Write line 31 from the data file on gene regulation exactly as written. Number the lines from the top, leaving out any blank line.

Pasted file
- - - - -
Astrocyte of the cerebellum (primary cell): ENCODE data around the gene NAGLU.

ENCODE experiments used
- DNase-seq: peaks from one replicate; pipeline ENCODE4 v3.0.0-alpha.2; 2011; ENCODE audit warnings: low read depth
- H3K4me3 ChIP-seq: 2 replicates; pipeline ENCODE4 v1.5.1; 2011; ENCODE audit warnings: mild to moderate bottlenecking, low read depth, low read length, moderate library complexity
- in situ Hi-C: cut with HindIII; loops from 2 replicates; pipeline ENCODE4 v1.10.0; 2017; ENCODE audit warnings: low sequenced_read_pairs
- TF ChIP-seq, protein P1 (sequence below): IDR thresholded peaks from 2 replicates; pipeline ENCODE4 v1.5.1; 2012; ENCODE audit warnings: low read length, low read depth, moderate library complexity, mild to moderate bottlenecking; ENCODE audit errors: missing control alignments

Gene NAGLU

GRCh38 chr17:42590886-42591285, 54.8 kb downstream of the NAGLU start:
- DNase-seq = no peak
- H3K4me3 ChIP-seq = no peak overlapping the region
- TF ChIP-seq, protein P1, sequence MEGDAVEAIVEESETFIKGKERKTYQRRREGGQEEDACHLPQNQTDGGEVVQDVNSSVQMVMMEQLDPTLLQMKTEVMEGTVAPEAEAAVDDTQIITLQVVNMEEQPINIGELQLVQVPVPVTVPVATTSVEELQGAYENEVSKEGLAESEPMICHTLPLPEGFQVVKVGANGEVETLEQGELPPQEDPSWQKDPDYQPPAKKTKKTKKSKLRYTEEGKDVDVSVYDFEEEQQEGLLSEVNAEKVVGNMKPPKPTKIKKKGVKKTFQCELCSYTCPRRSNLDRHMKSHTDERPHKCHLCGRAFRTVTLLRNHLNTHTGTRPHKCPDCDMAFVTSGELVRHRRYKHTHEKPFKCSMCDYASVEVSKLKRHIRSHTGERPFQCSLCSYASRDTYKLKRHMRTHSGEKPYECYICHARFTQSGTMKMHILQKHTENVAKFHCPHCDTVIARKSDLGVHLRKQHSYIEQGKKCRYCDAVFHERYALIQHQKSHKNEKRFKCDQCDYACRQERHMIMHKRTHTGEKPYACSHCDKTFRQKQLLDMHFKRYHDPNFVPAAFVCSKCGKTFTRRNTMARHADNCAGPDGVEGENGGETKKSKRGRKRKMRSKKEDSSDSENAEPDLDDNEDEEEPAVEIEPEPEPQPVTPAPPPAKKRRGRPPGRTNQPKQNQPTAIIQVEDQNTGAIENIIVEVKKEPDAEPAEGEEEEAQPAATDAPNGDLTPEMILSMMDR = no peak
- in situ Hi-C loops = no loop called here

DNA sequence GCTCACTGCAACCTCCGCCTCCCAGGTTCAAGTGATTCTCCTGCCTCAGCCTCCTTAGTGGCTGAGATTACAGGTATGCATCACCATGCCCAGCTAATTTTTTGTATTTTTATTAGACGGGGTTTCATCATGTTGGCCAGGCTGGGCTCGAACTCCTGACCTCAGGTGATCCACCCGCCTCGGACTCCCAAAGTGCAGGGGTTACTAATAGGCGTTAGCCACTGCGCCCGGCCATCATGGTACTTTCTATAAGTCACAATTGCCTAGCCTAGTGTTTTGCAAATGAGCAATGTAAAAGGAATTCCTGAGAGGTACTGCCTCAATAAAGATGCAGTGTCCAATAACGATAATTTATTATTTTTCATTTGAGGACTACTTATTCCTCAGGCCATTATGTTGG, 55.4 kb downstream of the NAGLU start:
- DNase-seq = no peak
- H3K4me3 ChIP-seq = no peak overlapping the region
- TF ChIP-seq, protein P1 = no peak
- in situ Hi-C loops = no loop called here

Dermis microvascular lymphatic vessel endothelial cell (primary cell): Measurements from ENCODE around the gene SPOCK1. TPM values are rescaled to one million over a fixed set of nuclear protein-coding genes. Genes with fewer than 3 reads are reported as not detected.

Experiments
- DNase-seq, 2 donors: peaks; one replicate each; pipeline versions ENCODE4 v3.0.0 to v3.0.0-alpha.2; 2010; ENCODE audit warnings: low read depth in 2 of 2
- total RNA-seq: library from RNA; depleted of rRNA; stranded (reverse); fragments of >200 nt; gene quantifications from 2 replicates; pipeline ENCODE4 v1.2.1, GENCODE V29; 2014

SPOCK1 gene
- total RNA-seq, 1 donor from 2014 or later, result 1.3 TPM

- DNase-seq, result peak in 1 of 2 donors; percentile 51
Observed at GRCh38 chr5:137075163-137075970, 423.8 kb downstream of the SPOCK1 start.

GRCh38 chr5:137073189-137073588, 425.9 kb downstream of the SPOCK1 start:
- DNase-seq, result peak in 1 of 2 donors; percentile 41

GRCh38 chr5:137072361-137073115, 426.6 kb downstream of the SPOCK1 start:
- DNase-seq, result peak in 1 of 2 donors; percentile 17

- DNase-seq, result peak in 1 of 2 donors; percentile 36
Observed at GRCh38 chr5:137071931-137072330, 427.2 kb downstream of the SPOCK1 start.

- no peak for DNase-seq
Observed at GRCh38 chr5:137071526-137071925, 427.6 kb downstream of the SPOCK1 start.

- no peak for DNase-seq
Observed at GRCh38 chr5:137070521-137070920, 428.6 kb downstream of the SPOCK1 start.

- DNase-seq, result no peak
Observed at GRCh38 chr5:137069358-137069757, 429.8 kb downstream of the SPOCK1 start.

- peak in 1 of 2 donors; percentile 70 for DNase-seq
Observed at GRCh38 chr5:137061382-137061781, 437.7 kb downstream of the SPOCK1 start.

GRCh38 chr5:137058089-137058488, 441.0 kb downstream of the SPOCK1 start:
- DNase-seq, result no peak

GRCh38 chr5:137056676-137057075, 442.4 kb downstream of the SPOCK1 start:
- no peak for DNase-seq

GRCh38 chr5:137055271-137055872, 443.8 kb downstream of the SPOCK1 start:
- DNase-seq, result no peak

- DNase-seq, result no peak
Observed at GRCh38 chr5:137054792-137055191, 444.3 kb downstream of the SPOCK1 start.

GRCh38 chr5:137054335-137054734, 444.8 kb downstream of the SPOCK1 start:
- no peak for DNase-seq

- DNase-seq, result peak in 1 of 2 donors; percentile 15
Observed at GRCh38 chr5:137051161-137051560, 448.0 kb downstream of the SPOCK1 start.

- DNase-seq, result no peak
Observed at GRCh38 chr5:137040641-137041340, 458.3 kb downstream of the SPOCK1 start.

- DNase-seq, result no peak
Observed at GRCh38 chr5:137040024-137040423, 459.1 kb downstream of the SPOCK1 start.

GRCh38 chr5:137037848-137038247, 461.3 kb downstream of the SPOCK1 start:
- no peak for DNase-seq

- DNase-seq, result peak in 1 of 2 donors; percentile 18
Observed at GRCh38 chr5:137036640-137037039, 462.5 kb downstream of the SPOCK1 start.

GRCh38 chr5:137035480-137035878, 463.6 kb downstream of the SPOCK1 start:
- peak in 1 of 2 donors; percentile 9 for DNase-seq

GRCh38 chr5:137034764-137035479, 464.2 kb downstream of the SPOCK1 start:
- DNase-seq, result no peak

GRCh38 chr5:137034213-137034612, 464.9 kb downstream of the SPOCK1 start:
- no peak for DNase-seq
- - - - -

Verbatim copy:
Observed at GRCh38 chr5:137071931-137072330, 427.2 kb downstream of the SPOCK1 start.